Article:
Eating my Middle Daughter’s Lunch

I suppose technically my lunchtime has already finished, but given that I’ve been answering co-workers questions, responding to emails, and doing whatever else occupied me for the last hour, it doesn’t seem entirely unreasonable that I stop for a while, and empty my head.

I have one of my children’s lunchboxes today. She appeared in the kitchen at 8am this morning with it hidden behind her back, still filled with yesterday’s entirely untouched packed lunch. I didn’t hear everything my other half said to her, but itcan’t have been good. In an effort to appease the breakfast-time mayhem gods, I threw the lunch in my work backpack, and said “I’ll have it - better than throwing it away”. I then walked away, quietly celebrating that I wouldn’t need to find anything for lunch.

I won’t go on to describe what cheese wraps taste like after festering in a lunchbox for 24 hours. I didn’t dare even try the peeled Kiwi fruit, which had turned into a kind of Death Star made of snot.

This week has been a little bit mad. On Tuesday I was in London for the day, standing in conference rooms of big companies, pretending to sound clever. I always find it interesting that the bigger the company, or the closer to the government you get, the more guarded and political the staff become. Small companies seem to be populated with enthusiastic, “can do” attitudes. I might be wrong of course - I’m basing my opinion on a tiny sample.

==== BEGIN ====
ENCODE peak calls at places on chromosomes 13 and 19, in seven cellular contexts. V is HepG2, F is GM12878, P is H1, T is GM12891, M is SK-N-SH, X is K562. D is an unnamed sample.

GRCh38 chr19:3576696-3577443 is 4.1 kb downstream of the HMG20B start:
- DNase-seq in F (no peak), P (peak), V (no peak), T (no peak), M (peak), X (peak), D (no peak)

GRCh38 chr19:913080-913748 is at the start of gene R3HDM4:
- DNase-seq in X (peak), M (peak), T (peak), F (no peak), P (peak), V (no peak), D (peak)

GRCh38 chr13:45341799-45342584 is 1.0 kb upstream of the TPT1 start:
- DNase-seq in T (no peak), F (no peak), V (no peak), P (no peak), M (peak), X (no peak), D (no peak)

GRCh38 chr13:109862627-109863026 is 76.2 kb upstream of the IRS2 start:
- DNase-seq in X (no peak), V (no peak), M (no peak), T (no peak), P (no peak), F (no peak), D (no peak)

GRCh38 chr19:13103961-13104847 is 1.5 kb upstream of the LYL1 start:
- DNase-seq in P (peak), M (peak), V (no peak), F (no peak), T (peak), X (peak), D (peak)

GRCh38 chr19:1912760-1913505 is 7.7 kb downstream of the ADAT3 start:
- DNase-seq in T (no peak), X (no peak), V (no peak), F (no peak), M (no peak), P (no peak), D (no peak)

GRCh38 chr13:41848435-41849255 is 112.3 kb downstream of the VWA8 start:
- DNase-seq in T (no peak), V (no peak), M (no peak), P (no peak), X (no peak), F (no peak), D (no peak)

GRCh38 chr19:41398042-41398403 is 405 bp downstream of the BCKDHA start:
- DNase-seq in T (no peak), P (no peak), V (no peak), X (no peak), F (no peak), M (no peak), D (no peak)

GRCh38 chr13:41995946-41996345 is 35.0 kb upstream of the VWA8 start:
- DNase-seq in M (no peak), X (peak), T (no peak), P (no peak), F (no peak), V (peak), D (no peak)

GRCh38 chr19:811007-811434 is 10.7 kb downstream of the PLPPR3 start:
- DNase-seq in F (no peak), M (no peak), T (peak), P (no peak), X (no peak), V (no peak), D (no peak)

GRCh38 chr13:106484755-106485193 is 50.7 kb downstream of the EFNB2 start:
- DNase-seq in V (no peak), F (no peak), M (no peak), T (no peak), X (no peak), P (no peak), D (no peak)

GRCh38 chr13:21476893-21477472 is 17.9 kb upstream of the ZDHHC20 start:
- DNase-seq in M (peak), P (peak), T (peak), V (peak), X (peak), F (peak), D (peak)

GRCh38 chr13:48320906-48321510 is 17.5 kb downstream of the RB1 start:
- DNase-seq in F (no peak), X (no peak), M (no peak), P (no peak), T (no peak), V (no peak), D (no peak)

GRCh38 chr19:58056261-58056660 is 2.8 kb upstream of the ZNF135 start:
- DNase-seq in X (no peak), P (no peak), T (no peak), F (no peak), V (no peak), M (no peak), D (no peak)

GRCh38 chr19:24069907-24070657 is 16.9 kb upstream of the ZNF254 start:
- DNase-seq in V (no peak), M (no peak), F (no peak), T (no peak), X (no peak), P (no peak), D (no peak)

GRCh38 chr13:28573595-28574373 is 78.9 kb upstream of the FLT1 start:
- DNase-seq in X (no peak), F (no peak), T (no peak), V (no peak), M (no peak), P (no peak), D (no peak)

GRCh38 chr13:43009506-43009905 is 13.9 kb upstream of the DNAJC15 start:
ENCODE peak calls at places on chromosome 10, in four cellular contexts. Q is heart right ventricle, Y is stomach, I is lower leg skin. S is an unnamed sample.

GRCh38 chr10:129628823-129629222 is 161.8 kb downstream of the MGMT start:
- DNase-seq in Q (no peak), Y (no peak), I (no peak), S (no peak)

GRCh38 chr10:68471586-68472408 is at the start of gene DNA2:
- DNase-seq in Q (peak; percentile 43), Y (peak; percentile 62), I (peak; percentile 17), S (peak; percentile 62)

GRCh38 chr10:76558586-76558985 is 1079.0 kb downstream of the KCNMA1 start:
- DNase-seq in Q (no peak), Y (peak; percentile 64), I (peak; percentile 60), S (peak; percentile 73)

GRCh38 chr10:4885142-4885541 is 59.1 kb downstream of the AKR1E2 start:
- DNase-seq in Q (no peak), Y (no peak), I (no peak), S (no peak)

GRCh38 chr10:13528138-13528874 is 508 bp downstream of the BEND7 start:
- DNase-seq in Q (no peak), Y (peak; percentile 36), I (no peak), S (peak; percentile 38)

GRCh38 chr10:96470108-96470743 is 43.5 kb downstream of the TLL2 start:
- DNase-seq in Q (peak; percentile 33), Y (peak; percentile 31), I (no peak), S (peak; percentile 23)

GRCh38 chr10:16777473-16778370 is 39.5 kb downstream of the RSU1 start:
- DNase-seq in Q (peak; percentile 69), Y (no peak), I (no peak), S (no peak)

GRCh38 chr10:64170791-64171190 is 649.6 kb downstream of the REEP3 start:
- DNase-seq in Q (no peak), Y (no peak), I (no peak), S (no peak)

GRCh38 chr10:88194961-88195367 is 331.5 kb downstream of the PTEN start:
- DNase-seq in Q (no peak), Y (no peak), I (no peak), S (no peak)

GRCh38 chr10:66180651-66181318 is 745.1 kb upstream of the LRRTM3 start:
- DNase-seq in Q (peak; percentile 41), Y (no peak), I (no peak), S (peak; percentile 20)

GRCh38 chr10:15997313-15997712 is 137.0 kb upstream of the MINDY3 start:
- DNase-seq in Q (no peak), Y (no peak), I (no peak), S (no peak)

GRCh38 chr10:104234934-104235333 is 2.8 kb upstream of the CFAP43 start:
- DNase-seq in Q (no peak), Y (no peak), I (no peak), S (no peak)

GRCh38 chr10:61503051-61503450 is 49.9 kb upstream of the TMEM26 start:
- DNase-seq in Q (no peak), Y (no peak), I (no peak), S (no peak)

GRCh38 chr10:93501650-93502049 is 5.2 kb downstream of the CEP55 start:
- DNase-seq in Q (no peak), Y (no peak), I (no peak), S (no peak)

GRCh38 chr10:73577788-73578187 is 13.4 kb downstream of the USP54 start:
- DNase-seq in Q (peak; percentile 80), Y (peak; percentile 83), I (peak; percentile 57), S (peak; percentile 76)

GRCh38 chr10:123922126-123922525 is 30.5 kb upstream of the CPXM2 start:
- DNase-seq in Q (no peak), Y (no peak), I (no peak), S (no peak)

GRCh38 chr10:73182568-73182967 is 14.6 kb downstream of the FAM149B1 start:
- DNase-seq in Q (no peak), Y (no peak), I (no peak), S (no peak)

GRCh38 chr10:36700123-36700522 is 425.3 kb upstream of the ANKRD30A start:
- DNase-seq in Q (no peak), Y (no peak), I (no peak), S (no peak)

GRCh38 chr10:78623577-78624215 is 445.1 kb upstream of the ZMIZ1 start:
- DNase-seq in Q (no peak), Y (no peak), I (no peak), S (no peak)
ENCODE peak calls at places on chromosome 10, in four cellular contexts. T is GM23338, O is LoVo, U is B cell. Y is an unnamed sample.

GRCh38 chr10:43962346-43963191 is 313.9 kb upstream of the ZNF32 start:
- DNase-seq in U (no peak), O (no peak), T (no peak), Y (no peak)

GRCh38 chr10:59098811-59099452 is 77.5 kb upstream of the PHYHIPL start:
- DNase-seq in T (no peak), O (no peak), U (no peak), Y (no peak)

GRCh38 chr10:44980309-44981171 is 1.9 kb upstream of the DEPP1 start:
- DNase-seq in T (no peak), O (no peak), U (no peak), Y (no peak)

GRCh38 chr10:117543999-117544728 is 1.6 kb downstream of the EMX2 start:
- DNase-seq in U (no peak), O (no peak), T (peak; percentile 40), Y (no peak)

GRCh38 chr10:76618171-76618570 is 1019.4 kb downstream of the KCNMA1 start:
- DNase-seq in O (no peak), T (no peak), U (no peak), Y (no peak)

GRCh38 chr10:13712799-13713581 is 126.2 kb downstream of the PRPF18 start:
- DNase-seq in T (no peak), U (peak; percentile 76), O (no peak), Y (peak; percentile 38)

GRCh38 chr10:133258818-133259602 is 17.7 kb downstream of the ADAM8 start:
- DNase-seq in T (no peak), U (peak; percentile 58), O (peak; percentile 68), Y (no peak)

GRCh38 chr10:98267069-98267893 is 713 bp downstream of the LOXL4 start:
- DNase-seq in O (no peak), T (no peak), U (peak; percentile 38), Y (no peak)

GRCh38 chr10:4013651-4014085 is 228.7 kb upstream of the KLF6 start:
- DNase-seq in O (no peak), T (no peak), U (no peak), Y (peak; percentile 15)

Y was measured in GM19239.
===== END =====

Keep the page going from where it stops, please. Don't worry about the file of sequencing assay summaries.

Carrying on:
Something that has struck me a few times recently is how much I miss working inside a normal company. For years now I’ve been working as a consultant - building and delivering IT solutions to fairly big organisations - but it’s not how I started out. I began my career working for a manufacturing company. I designed, built, and supported several pieces of software that the business essentially relied upon to do their work. I got the chance to evolve the things we used, to extend them, to refine them - I really miss that.

During 2007 and 2008 I was subcontracted into London- commuting in and out almost every day aboard trains. It meant getting up at 6am, and not getting home until 7pm each day - somehow I also managed to do freelance web development during that time to make pocket money too. Of course those were the days before we adopted the children though, which partly explains how on earth I managed to do it all.

I miss working in London. In-between meetings earlier this week I sat on a park bench with a co-worker, in the middle of St James Park in central London. He volunteered that he could never imagine living in London. I could. I could quite easily live in one of the big cities. Of course the reality of living in big cities is very different than the rose-tinted view I might have. I imagine the level of crime, and distrust in strangers would be the biggest changes. I have never visited New York, but would love to one day.

Anyway. Time marches on. I have another conference call to prepare for. Documents to read. Emails to digest. Wish me luck.